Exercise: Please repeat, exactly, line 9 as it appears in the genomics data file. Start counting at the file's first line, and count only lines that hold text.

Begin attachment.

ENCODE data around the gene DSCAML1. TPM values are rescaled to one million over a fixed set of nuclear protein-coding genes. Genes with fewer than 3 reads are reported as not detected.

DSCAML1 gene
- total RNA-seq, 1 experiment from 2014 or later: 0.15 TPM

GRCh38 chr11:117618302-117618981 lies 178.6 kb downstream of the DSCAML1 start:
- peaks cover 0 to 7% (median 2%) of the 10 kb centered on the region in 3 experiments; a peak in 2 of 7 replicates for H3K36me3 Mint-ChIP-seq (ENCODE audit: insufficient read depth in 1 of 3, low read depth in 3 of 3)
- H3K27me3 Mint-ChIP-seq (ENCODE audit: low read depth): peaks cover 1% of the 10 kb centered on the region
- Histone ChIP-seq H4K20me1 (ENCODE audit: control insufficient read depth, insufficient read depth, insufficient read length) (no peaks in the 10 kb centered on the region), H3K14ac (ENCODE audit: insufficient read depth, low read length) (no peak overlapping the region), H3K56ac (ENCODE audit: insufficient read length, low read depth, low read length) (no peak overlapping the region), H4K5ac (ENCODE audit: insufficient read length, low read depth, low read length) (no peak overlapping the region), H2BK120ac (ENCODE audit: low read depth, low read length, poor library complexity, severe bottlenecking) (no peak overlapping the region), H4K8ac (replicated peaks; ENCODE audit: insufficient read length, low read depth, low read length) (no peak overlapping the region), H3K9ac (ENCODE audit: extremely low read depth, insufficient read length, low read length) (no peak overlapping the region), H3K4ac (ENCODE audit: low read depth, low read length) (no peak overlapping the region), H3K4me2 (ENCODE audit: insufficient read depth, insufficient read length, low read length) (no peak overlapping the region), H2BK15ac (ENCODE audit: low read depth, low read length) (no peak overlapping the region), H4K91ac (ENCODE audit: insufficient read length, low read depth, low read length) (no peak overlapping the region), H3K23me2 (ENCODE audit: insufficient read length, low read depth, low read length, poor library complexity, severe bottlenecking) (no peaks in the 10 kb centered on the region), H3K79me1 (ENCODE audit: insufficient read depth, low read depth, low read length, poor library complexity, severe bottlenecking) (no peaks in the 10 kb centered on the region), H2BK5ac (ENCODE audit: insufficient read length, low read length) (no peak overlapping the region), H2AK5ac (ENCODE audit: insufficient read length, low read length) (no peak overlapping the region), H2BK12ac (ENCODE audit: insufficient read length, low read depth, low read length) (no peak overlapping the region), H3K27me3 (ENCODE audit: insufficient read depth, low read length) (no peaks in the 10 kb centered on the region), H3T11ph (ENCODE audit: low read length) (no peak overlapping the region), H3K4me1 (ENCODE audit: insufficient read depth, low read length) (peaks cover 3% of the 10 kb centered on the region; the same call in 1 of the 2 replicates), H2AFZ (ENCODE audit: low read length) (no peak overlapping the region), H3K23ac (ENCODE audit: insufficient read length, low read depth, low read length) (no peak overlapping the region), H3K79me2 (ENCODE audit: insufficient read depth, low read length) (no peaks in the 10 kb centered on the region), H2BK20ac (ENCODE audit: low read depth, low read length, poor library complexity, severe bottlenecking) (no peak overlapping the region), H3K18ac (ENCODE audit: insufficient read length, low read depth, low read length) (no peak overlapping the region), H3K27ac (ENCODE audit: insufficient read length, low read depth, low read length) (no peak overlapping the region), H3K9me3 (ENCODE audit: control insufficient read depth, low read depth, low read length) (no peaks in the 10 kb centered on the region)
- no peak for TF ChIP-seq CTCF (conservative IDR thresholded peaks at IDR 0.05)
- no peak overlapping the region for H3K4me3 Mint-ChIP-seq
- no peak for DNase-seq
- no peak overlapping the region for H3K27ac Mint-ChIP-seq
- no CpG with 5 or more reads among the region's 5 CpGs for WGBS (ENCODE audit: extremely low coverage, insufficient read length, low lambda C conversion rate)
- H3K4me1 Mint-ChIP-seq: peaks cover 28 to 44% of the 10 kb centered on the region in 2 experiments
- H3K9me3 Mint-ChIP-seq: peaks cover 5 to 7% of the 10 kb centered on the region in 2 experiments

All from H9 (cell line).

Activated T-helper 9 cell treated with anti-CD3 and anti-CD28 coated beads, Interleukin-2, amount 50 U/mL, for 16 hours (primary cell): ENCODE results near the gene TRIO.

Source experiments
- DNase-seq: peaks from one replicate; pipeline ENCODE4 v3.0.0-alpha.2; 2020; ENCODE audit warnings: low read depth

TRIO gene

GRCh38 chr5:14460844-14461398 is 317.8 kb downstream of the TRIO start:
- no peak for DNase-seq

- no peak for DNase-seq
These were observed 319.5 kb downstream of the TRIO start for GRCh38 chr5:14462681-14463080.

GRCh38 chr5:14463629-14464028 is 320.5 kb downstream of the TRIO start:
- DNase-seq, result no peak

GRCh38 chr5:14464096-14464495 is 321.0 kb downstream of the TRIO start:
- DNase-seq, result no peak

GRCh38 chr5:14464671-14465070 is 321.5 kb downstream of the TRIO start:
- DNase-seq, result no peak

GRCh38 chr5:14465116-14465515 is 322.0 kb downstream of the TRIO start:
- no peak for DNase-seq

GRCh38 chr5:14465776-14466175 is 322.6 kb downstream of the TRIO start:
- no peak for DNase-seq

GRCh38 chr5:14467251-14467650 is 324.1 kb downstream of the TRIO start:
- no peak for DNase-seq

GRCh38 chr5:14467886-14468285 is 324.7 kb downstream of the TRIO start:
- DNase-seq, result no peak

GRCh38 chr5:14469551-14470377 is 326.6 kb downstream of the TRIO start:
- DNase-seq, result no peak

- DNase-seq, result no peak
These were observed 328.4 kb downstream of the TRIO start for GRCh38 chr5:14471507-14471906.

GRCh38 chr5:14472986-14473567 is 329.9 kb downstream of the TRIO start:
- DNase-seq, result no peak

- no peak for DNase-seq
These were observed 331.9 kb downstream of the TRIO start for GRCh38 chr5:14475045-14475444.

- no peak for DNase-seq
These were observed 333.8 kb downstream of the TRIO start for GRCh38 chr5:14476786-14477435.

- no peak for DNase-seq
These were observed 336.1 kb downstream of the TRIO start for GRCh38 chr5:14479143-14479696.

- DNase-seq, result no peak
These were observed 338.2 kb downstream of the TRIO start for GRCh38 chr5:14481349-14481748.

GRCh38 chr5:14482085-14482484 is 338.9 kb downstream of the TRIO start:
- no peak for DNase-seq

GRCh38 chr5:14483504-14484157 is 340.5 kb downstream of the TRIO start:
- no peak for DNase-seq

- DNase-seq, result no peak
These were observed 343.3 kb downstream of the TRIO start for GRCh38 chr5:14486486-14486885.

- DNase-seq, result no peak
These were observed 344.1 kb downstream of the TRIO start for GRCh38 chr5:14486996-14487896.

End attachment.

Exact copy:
- no peak overlapping the region for H3K4me3 Mint-ChIP-seq